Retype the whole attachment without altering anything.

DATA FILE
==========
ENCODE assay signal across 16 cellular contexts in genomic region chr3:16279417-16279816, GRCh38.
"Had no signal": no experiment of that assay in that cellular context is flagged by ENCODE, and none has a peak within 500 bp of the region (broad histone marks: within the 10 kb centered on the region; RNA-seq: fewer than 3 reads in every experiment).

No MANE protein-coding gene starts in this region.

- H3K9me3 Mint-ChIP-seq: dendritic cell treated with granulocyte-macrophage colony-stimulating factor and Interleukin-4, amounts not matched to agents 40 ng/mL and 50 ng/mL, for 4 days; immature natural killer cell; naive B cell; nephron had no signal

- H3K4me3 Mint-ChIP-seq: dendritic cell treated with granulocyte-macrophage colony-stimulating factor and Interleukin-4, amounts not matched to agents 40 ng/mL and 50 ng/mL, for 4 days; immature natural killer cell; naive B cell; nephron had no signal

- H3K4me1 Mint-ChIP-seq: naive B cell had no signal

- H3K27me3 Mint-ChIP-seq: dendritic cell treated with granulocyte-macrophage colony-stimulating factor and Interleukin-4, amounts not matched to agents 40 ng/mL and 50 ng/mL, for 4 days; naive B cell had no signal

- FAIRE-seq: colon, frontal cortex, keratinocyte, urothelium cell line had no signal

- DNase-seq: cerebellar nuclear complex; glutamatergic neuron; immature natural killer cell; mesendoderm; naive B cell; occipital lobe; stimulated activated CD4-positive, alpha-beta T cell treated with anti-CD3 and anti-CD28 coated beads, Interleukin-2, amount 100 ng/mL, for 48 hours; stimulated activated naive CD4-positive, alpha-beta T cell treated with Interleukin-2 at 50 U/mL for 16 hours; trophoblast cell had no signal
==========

ENCODE assay signal across 16 cellular contexts in genomic region chr3:16279417-16279816, GRCh38.
"Had no signal": no experiment of that assay in that cellular context is flagged by ENCODE, and none has a peak within 500 bp of the region (broad histone marks: within the 10 kb centered on the region; RNA-seq: fewer than 3 reads in every experiment).

No MANE protein-coding gene starts in this region.

- H3K9me3 Mint-ChIP-seq: dendritic cell treated with granulocyte-macrophage colony-stimulating factor and Interleukin-4, amounts not matched to agents 40 ng/mL and 50 ng/mL, for 4 days; immature natural killer cell; naive B cell; nephron had no signal

- H3K4me3 Mint-ChIP-seq: dendritic cell treated with granulocyte-macrophage colony-stimulating factor and Interleukin-4, amounts not matched to agents 40 ng/mL and 50 ng/mL, for 4 days; immature natural killer cell; naive B cell; nephron had no signal

- H3K4me1 Mint-ChIP-seq: naive B cell had no signal

- H3K27me3 Mint-ChIP-seq: dendritic cell treated with granulocyte-macrophage colony-stimulating factor and Interleukin-4, amounts not matched to agents 40 ng/mL and 50 ng/mL, for 4 days; naive B cell had no signal

- FAIRE-seq: colon, frontal cortex, keratinocyte, urothelium cell line had no signal

- DNase-seq: cerebellar nuclear complex; glutamatergic neuron; immature natural killer cell; mesendoderm; naive B cell; occipital lobe; stimulated activated CD4-positive, alpha-beta T cell treated with anti-CD3 and anti-CD28 coated beads, Interleukin-2, amount 100 ng/mL, for 48 hours; stimulated activated naive CD4-positive, alpha-beta T cell treated with Interleukin-2 at 50 U/mL for 16 hours; trophoblast cell had no signal